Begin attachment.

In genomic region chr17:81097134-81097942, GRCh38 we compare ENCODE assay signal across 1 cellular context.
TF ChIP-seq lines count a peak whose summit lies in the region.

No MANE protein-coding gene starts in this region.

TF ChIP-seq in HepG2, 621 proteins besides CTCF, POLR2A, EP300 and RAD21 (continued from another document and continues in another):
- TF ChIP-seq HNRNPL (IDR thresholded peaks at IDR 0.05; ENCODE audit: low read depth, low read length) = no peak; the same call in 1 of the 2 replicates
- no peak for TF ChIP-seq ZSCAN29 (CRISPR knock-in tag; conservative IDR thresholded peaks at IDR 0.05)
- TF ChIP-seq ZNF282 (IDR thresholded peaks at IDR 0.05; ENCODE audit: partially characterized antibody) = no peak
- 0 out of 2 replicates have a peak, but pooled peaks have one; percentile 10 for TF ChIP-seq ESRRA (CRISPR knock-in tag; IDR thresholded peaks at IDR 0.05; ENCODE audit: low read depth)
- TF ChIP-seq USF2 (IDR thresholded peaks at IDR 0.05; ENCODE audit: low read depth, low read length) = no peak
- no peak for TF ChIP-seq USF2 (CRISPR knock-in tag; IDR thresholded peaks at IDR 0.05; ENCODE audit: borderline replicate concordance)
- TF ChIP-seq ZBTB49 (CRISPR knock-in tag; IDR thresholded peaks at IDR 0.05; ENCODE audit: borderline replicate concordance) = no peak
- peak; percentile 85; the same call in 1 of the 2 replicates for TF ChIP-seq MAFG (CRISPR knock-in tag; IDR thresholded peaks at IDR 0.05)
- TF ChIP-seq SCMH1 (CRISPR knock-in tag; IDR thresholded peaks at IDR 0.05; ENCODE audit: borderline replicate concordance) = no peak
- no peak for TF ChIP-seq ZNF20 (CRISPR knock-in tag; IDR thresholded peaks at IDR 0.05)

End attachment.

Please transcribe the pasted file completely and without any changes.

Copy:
In genomic region chr17:81097134-81097942, GRCh38 we compare ENCODE assay signal across 1 cellular context.
TF ChIP-seq lines count a peak whose summit lies in the region.

No MANE protein-coding gene starts in this region.

TF ChIP-seq in HepG2, 621 proteins besides CTCF, POLR2A, EP300 and RAD21 (continued from another document and continues in another):
- TF ChIP-seq HNRNPL (IDR thresholded peaks at IDR 0.05; ENCODE audit: low read depth, low read length) = no peak; the same call in 1 of the 2 replicates
- no peak for TF ChIP-seq ZSCAN29 (CRISPR knock-in tag; conservative IDR thresholded peaks at IDR 0.05)
- TF ChIP-seq ZNF282 (IDR thresholded peaks at IDR 0.05; ENCODE audit: partially characterized antibody) = no peak
- 0 out of 2 replicates have a peak, but pooled peaks have one; percentile 10 for TF ChIP-seq ESRRA (CRISPR knock-in tag; IDR thresholded peaks at IDR 0.05; ENCODE audit: low read depth)
- TF ChIP-seq USF2 (IDR thresholded peaks at IDR 0.05; ENCODE audit: low read depth, low read length) = no peak
- no peak for TF ChIP-seq USF2 (CRISPR knock-in tag; IDR thresholded peaks at IDR 0.05; ENCODE audit: borderline replicate concordance)
- TF ChIP-seq ZBTB49 (CRISPR knock-in tag; IDR thresholded peaks at IDR 0.05; ENCODE audit: borderline replicate concordance) = no peak
- peak; percentile 85; the same call in 1 of the 2 replicates for TF ChIP-seq MAFG (CRISPR knock-in tag; IDR thresholded peaks at IDR 0.05)
- TF ChIP-seq SCMH1 (CRISPR knock-in tag; IDR thresholded peaks at IDR 0.05; ENCODE audit: borderline replicate concordance) = no peak
- no peak for TF ChIP-seq ZNF20 (CRISPR knock-in tag; IDR thresholded peaks at IDR 0.05)